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State v. Ruis

Intermediate Court of Appeals of Hawai'i

April 22, 2014

STATE OF HAWAI'I, Plaintiff-Appellee,
ALVAH L. RUIS, Defendant-Appellant

Editorial Note:

This decision is published in table format in the Pacific and Hawai'i reporter


On the briefs: Taryn R. Tomasa, Deputy Public Defender and Frank L. Miller, for Defendant-Appellant.

Linda L. Walton, Deputy Prosecuting Attorney, County of Hawai'i, for Plaintiff-Appellee.

By: Foley, Presiding J., Reifurth and Ginoza, JJ.


Defendant-Appellant Alvah L. Ruis (Ruis) appeals from the " Findings of Fact and Conclusions of Law; Order" entered November 7, 2012 in the Circuit Court of the Third Circuit [1] (circuit court), denying his Hawai'i Rules of Penal Procedure (HRPP) Rule 40 petition for post-conviction relief (Rule 40 Petition).

On appeal,[2] Ruis contends that certain findings by the circuit court were clearly erroneous and certain conclusions were wrong when the court denied his Rule 40 Petition because newly discovered evidence justified relief from conviction, and he received ineffective assistance of counsel.

Upon careful review of the record and the briefs submitted by the parties and having given due consideration to the arguments advanced and the issues raised by the parties, as well as the relevant statutory and case law, we conclude Ruis's appeal is without merit.

On June 20, 2012, Ruis filed his Rule 40 Petition asserting a letter from the primary complaining witness (CW) justified relief from conviction. Ruis contends CW's letter was newly discovered evidence sufficient for relief from, conviction under HRPP Rule 40(a) (1) (iv).[3] Ruis also contends he was denied effective assistance of counsel, requiring relief from conviction under HRPP Rule 40(a)(1)(i).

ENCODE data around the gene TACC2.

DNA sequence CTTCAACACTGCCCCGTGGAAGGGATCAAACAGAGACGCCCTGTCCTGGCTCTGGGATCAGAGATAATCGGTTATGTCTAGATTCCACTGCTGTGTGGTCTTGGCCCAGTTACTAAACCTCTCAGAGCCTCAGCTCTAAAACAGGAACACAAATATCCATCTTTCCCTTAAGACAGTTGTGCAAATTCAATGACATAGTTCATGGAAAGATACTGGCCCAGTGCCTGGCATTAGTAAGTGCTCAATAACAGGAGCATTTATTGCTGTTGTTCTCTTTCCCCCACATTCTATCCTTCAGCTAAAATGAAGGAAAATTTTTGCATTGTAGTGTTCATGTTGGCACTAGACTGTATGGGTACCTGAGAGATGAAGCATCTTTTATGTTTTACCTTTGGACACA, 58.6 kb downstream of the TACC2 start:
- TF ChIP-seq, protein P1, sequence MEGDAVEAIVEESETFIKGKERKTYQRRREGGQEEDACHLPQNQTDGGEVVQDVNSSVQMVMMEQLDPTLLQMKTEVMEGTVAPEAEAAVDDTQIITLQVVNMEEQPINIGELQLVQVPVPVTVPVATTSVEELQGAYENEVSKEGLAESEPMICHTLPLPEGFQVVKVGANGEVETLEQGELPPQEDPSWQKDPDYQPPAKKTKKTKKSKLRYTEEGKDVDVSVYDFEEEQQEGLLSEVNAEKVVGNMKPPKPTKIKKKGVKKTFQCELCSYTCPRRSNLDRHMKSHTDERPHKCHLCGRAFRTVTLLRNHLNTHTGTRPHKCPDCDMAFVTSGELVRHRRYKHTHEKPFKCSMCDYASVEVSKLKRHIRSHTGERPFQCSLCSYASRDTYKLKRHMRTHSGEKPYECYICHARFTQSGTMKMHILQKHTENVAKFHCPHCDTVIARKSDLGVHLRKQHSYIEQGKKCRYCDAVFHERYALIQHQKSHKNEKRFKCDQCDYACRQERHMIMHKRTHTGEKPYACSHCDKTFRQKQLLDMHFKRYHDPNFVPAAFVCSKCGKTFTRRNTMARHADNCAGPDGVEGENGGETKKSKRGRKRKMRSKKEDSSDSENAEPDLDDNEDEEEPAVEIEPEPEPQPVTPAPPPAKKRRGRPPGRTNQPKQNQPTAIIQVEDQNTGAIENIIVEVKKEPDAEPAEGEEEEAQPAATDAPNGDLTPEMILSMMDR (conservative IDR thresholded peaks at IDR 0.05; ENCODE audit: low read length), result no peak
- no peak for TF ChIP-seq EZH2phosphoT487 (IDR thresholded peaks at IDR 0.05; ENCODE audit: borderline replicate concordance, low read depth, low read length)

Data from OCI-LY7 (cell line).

In reviewing the circuit court's disposition of the Rule 40 Petition, we review the circuit court's findings of fact for clear error and the conclusions of law de novo. Coulter v. State, 116 Hawaii 181, 184, 172 P.3d 493, 496 (2007). Moreover, " [t]he granting or denial of a motion for new trial is within the sound discretion of the trial court and will not be disturbed absent a clear abuse of discretion." State v. Hicks, 113 Hawai'i 60, 69-70, 148 P.3d 493, 502-03 (2006) (internal quotation marks, citation omitted). An abuse of discretion occurs if the trial court has clearly exceeded the bounds of reason or disregards rules or principles of law or practice to the substantial detriment of a party litigant. See id.

A motion for a new trial based on newly discovered evidence will only be granted if the defendant proves: (1) the evidence has been discovered after trial; (2) such evidence could not have been discovered before or at trial through the exercise of due diligence; (3) the evidence is material to the issues and not cumulative or offered solely for purposes of impeachment; and (4) the evidence is of such a nature as would probably change the result of a later trial. See State v. McNulty, 60 Haw. 259, 588 P.2d 438 (1978), overruled on other grounds by Raines v. State, 79 Hawai'i 219, 900 P.2d 1286 (1995). A criminal defendant bears the burden of proof on all these requirements. See United States v. Turner, 995 F.2d 1357, 1364 (6th Cir. 1993) (analyzing Federal Rule of Criminal Procedure Rule 33, which in pertinent part is substantially similar to HRPP Rule 33).

In denying Ruis's Rule 40 Petition, the circuit court found that: (1) the former counsel listed the letter as an exhibit for trial; (2) the former counsel credibly testified that he discussed with Ruis the substance of the letter and its relation to possible defenses; and (3) the CW credibly testified that Ruis dictated the letter to her. The circuit court thus concluded the letter was discovered before the change of plea hearing and that Ruis failed to satisfy the first prong required for granting a new trial based on newly discovered evidence. The circuit court's findings of fact were not clearly erroneous and the conclusions of law were not wrong, and the circuit court did not abuse its discretion in denying Ruis's Rule 40 Petition seeking a new trial.

Ruis's ineffective assistance of counsel claim similarly fails. Ruis was required to establish: (1) that there were specific errors or omissions reflecting his counsel's lack of skill, judgment, or diligence, and (2) that such errors or omissions resulted in either the withdrawal or substantial impairment of a potentially meritorious ...

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